Sumo wrestling is a traditional Japanese sport engrained in Japan’s history and culture. It is one of the oldest running sports with a die-hard fan base who passionately follow this form of wrestling.
Here’s everything you need to know about the sport of sumo wrestling. Read below to learn the history of this exciting sport, its rules, and what it takes to become a sumo wrestler and you can find out the best sumo wrestlers of all time list here.
- 1 The History of Sumo Wrestling
- 2 The Rules of Sumo Wrestling
- 3 The Rankings of Sumo
- 4 The Ring & Rituals of Sumo
- 5 The Sumo Costume/Uniform
- 6 Sumo Wrestler Training
- 7 The Sumo Wrestler Diet
- 8 The Sumo Dojos Physical Exams
- 9 How Much Does a Sumo Wrestler Weigh?
- 10 Are There Weight Classes In Sumo Wrestling?
- 11 Who is the Greatest Sumo Wrestler of All Time?
- 12 Who is the Biggest Sumo Wrestler Ever?
- 13 Do Non Japanese Compete In Sumo?
- 14 Is There a Women’s Division in Sumo?
- 15 How Much Does a Sumo Wrestler Make?
- 16 What’s the Future of Sumo Wrestling
The History of Sumo Wrestling
Sumo wrestling dates back centuries to ancient Japan when the nation was formed. Originally, sumo was performed as a Shinto ritual.
This wrestling style would be performed at Japanese religious ceremonies and agricultural events.
Over time, Sumo gained popularity within Japan’s imperial court and warrior class. Participating in sumo matches was a way the strongest warriors showed their skills and strength.
This style of Japanese wrestling was also implemented within military training to enhance a soldier’s physical abilities.
During the Edo period(1603-1868), sumo wrestling began being formalized as an official sport. Tournaments began being organized, and competitors started earning a living through participating in events.
The first official “basho”(tournament) took place in 1684, with the emperor present for the historic event.
Through the next two centuries, sumo wrestling continued to grow and expand. During the Meiji era(1868-1912), sumo underwent further reforms and modernization.
The sport of sumo became more organized with the establishment of governing bodies and the implementation of standard rules.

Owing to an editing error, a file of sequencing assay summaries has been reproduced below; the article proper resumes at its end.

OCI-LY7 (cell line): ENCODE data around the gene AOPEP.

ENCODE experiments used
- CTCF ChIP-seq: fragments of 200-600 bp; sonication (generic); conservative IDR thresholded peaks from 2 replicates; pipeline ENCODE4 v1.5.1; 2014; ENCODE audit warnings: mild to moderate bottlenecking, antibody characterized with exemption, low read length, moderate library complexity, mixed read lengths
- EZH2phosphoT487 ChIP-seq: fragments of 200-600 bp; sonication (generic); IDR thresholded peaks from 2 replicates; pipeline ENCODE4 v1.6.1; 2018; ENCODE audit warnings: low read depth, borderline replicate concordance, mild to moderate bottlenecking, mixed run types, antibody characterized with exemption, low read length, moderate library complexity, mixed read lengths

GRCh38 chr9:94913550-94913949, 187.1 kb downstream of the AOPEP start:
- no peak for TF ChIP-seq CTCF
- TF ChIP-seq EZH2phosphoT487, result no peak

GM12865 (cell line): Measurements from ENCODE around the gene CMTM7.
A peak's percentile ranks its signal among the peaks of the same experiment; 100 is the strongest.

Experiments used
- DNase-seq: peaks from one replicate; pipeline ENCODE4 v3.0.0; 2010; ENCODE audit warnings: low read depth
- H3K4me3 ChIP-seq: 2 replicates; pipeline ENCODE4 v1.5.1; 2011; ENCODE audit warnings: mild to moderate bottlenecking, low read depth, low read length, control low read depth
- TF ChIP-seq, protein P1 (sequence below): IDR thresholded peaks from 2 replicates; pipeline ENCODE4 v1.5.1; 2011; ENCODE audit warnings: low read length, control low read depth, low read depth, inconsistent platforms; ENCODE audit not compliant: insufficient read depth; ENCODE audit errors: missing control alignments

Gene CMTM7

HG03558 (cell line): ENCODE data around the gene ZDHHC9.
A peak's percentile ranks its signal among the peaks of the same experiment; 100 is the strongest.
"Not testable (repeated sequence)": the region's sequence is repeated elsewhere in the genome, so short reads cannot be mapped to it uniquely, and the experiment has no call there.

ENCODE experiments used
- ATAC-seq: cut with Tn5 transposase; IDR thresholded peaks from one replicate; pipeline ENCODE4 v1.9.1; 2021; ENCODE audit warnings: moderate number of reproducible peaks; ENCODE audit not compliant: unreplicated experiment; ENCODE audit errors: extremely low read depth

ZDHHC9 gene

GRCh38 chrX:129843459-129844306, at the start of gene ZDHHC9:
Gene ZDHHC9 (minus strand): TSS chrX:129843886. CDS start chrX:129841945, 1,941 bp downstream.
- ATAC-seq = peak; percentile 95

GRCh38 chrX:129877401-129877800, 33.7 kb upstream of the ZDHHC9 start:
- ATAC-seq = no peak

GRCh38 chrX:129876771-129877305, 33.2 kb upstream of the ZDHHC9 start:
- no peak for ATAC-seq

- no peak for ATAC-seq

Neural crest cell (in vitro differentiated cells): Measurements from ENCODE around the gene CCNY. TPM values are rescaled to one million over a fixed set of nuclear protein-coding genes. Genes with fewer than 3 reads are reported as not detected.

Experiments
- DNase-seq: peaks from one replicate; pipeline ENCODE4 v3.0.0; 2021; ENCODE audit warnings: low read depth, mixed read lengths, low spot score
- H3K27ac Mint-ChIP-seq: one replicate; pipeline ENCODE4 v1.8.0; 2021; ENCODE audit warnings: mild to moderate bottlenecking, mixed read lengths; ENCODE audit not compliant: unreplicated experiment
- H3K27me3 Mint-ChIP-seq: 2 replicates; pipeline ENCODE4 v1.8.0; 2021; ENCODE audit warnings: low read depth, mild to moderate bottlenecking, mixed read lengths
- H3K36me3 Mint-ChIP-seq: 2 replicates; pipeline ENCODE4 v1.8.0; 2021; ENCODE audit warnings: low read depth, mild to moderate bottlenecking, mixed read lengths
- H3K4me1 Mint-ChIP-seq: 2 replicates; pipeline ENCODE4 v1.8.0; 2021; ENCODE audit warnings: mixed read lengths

Years after this modernization, sumo wrestling has become an internationally watched sport. Millions of fans tune in every year to watch the biggest annual tournaments.
The Rules of Sumo Wrestling
Sumo wrestling rules are very strict on what a wrestler can and can’t do during a match. The rules are simple and must be followed, or an athlete will be DQ’d from the tournament or face further punishments.
- Push Opponent Out Of The Ring
- Put Opponent On The Ground
- No Time-Limit
- Yorikuri(Force Out)
- Oshidashi(Push Out)
- Tsukikoshi(Thrust Down)
Many Judo, Jiu-Jitsu, and wrestling techniques are also used to win a sumo match. This is why many sumo wrestlers also have prior training in these martial arts.
- Hair Pulling
- Closed Fists
- Eye Gouging
- Strikes/Pushes After Match
Sumo is a very traditional sport and does not tolerate blatant disregard for the rules. Rikishi(wrestlers) who don’t respect these rules will be severely punished with either suspensions, fines, or removed from rankings.
The Rankings of Sumo
The rankings of sumo wrestling are a hierarchical system that separates the pros and amateurs. It consists of 10 different ranks, which start at amateur and then goes to pro ranks.
Amateur Sumo Ranks
Sekitor(Professional) Sumo Ranks
From the ranks of maegashira to yokozuna pro rikishi enter the “makunouchi” level of sumo athlete.
Amateur Sumo Ranks
The jonokuchi to makushita ranks are the amateur ranks of sumo. Wrestlers at these ranks are basically apprentices who are vying for the opportunity to become pro-sumos.
The only way that these sumo wrestlers can rise in rank is by winning matches and tournaments.
If amateurs can succeed in amateur tournaments, they can reach the level of juryo. The juryo rank is the beginning of the “sekitori” or professional sumo ranks.
This rank is where many wrestlers’ careers really begin or end. Juryo is a pro level, but it’s the entry pro level, which is not paid a high wage or permitted sponsors.
Makunouchi are the five ranks that make up professional sumo wrestling. Wrestlers in these ranks can begin earning money and potentially make a career out of the sport.
They will earn higher salaries if they can continue winning a high percentage of their matches and tournaments. Only 42 wrestlers make up these pro ranks at any given time.
This makes the stakes even higher for these athletes to win and continue their pro careers. Many get injured and quit within a few years of going pro.
However, the small percentage of wrestlers who can win and stay healthy earn high wages and enjoy celebrity status.
The yokozuna is the highest rank in the sport of sumo wrestling. In the centuries-long history of sumo, there have only been a handful of athletes awarded the rank of yokozuna.
Since the ranks were first given in 1790, only 73 athletes were awarded this honor. Any wrestler with the ability to earn the yokozuna rank is honored as a legend forever.
The Ring & Rituals of Sumo
The sumo ring is referred to as the “dohyo.” The dohyo ring measures around 4.55 meters across and is 66 centimeters above the ground.
This ring is a concrete block with sand and dirt on top. In the middle of the ring is a large rope circle, which the wrestlers try to knock each other out of.
In sumo, the dohyo ring is a sacred area that must be respected. Before each event and match, ceremonial dances and the scattering of salt are performed.